To Say Nothing of the Dog: How We Found the Bishop's Bird Stump at Last is a 1997 comedic science fiction novel by Connie Willis. It takes place in the same universe of time-traveling historians she explored in her story Fire Watch and novel Doom... read more


1998 Winner

Forever Peace

Forever Peace By Joe Haldeman

Forever Peace is a 1997 science fiction novel by Joe Haldeman. It won the Nebula Award, Hugo Award and John W. Campbell Memorial Award in 1998.


1997 Winner

Blue Mars

Blue Mars By Kim Stanley Robinson

Kim Stanley Robinson is a winner of the Hugo, Nebula, and Locus Awards. He is the author of eleven previous books, including the bestselling Mars trilogy and the critically acclaimed Fifty Degrees Below, Forty Signs of Rain, The Years of Rice and Sa... read more


1996 Winner

The Diamond Age

The Diamond Age By Neal Stephenson

The Diamond Age or, A Young Lady's Illustrated Primer is a postcyberpunk novel by Neal Stephenson. It is a bildungsroman focused on a young girl named Nell, and set in a world in which nanotechnology affects all aspects of life. Some main motifs ... read more


1994 Winner

Green Mars

Green Mars By Kim Stanley Robinson

The Mars trilogy is a series of award-winning science fiction novels by Kim Stanley Robinson that chronicle the settlement and terraforming of the planet Mars through the intensely personal and detailed viewpoints of a wide variety of characters span... read more


1993 Winner

Doomsday Book

Doomsday Book By Connie Willis

The Domesday Book is the record of the great survey of England completed in 1086, executed for William I of England, or William the Conqueror. While spending the Christmas of 1085 in Gloucester, William "had deep speech with his counsellors and ... read more


1992 Winner

Barrayar

Barrayar By Lois McMaster Bujold

Barrayar is a fictional planet in Lois McMaster Bujold's Vorkosigan Saga series of science fiction novels and stories. The series takes place at a time which is, apparently, one thousand years in the future. It is an Earth-like planet with a 26.7... read more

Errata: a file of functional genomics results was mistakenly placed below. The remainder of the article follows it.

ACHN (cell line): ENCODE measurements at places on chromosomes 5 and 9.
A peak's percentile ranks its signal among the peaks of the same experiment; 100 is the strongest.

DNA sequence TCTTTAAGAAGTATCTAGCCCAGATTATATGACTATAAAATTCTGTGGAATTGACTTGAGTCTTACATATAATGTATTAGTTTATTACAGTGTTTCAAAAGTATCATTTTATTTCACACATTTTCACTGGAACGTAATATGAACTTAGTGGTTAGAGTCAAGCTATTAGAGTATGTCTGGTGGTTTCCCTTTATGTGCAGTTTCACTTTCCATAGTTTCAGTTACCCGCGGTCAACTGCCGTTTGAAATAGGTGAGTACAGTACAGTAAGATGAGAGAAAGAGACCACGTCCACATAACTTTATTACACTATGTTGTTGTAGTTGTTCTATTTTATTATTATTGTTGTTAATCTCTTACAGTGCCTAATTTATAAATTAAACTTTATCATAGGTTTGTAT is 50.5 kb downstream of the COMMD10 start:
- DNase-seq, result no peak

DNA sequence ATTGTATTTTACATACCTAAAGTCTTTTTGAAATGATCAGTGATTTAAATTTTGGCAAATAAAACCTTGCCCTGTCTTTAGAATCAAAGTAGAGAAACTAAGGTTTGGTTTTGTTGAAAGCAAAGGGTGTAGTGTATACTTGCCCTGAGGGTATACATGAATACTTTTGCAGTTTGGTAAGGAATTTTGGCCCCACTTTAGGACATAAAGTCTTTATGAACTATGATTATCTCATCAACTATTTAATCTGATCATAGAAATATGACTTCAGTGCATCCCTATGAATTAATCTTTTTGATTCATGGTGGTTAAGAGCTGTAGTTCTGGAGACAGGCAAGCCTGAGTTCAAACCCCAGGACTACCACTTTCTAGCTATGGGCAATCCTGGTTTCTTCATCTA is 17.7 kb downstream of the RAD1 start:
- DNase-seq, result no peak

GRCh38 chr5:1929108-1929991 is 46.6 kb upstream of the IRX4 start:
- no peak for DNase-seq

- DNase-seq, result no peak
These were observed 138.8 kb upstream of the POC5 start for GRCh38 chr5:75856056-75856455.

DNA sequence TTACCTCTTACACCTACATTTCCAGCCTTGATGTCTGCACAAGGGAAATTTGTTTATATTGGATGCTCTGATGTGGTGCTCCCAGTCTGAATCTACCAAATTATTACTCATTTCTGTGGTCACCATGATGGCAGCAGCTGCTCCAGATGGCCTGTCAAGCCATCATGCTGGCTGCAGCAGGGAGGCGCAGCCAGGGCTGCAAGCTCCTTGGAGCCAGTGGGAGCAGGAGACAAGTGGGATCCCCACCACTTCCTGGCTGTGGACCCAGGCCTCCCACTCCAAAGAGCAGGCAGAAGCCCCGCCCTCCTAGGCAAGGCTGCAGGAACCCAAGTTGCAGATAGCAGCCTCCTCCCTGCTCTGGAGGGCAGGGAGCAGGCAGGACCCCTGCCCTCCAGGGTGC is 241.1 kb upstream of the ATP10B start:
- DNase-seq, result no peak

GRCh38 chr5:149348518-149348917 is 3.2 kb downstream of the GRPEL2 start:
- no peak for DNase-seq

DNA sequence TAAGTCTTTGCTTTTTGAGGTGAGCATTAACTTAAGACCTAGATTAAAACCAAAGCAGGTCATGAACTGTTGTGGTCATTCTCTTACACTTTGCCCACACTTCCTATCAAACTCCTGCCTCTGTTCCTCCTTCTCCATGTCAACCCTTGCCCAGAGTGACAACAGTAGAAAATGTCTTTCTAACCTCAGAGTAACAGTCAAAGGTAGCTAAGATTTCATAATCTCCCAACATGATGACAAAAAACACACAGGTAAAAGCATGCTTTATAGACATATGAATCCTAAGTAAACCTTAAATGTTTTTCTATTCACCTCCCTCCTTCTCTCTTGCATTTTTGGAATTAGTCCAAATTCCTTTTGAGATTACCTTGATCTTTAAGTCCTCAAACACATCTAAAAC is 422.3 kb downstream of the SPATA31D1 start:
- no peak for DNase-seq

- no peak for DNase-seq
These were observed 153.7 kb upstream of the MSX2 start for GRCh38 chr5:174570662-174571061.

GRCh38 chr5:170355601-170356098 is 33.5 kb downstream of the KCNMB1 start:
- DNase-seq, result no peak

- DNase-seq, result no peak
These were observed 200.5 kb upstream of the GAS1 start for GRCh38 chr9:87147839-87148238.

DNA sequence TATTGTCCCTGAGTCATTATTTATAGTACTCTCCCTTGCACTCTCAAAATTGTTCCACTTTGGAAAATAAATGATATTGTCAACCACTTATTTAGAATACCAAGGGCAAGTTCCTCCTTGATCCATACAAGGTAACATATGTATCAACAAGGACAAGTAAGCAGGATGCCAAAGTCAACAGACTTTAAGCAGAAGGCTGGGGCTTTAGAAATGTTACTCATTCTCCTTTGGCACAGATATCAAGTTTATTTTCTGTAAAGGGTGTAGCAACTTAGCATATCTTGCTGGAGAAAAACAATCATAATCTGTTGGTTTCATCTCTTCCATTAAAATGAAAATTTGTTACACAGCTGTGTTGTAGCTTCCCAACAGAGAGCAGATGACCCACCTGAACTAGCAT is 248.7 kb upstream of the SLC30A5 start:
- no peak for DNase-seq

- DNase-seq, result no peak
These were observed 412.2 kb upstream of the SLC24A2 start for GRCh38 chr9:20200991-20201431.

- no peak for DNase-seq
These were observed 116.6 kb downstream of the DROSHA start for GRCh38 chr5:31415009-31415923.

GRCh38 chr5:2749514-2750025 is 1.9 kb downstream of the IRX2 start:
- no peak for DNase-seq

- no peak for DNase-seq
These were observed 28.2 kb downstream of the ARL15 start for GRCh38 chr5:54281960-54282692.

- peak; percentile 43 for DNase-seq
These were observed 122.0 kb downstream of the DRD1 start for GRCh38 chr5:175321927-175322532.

1989 Winner

Cyteen

Cyteen By C J Cherryh

Cyteen (1988) is a Hugo Award winning science fiction novel by C. J. Cherryh set in her Alliance-Union universe. The murder of a major Union politician and scientist has deep, long-lasting repercussions. The sequel, titled Regenesis, was published by... read more


1988 Winner

The Uplift War

The Uplift War By David Brin

The Uplift War is a 1987 science fiction novel by David Brin and the third book of six set in his Uplift Universe. It was nominated as the best novel for the 1987 Nebula Award and won the 1988 Hugo and Locus Awards. The previous two books are Sundive... read more


1987 Winner

Cardography

Cardography By Orson Scott Card

Cardography (1987) is a short story collection by Orson Scott Card. It contains five stories and an introduction by David Hartwell. All five of these stories were later published in Maps in a Mirror


1986 Winner

Wyrms

Wyrms By Orson Scott Card

A wyrm is a European dragon. Other uses of the term include: Wyrm (Tides of Darkness), a malefic entity in the World of Darkness role-playing games Wyrms (novel), a science fiction novel by Orson Scott Card Wyrm, a song on the album Space Eternal Voi... read more


1985 Winner

Neuromancer

Neuromancer By William Gibson

Neuromancer is a 1984 novel by William Gibson, notable for being the most famous early cyberpunk novel and winner of the science-fiction "triple crown"—the Nebula Award, the Philip K. Dick Award, and the Hugo Award. It was Gibson's fi... read more


1984 Winner

Startide Rising

Startide Rising By David Brin

Startide Rising is a 1983 science fiction novel by David Brin and the second book of six set in his Uplift Universe. It earned both Hugo and Nebula Awards for Best Novel. It was revised by the author in 1993 to correct errors and omissions from the o... read more


1983 Winner

Foundation's Edge - the Fourth Novel In the Foundation Series

Foundation's Edge - the Fourth Novel In the Foundation Series By Isaac Asimov

Isaac Asimov began his Foundation Series at the age of twenty-one, not realizing that it would one day be considered a cornerstone of science fiction. During his legendary career, Asimov penned pver 470 books on subjects ranging from science to Shak... read more


1982 Winner

Downbelow Station

Downbelow Station By C J Cherryh